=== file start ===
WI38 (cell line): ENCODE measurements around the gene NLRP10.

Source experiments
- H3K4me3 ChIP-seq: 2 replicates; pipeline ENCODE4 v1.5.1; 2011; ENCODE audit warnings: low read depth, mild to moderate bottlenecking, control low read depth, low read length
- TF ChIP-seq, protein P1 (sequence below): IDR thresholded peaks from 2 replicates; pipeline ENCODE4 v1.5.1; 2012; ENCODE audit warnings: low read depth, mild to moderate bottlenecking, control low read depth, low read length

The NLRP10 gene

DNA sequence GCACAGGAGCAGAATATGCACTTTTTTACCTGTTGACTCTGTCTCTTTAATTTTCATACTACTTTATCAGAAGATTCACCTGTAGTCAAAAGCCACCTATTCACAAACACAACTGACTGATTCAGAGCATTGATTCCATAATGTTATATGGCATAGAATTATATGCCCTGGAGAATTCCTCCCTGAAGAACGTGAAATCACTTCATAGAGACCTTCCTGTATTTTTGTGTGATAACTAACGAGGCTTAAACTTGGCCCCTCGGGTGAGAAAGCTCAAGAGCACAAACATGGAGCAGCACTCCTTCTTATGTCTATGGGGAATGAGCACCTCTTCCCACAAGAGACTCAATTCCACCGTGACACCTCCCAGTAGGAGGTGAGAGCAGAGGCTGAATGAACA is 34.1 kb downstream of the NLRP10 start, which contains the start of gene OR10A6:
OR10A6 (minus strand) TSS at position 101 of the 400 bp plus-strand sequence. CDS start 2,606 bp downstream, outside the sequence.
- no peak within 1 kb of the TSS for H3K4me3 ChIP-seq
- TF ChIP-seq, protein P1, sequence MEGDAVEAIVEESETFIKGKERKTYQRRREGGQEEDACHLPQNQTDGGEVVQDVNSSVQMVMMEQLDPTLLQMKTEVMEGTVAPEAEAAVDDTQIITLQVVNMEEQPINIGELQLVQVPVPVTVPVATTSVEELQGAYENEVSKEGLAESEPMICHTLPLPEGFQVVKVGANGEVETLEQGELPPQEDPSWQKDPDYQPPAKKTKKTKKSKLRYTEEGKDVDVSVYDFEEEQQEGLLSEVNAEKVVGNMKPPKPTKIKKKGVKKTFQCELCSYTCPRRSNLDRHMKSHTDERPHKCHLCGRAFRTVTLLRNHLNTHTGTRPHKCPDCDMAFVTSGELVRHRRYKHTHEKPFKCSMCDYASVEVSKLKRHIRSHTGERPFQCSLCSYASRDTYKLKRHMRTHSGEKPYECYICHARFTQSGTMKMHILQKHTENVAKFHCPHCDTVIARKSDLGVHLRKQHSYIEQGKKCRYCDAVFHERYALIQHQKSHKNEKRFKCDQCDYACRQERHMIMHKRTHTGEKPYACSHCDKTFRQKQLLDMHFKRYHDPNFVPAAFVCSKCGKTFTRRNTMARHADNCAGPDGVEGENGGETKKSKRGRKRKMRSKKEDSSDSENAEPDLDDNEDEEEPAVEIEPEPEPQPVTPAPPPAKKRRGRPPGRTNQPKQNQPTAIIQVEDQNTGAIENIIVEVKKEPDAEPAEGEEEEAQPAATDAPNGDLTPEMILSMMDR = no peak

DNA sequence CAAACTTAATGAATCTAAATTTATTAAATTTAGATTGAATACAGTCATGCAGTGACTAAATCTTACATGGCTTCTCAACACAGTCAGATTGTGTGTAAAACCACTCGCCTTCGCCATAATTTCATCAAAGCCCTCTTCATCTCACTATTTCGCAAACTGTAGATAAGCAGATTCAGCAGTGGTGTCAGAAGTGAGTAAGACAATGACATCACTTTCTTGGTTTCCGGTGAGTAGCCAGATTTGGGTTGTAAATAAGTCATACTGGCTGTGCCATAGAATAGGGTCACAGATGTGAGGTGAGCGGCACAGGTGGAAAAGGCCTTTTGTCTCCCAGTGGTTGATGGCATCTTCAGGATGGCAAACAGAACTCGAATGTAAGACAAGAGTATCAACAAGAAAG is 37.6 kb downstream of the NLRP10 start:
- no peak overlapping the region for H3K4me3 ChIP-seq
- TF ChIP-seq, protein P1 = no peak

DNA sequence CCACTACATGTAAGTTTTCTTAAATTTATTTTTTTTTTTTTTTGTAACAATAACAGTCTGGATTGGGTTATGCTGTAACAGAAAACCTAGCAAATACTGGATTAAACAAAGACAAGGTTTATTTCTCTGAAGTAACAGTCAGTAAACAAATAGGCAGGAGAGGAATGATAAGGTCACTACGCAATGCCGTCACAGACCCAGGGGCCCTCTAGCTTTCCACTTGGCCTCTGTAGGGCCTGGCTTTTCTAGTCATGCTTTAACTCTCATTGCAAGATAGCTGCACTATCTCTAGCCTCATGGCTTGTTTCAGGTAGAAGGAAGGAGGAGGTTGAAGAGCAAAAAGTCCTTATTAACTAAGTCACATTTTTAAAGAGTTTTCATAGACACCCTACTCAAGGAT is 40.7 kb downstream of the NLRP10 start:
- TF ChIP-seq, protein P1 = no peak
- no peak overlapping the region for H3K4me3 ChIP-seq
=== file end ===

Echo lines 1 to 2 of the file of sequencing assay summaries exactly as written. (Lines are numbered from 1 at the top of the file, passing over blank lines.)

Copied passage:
WI38 (cell line): ENCODE measurements around the gene NLRP10.

Source experiments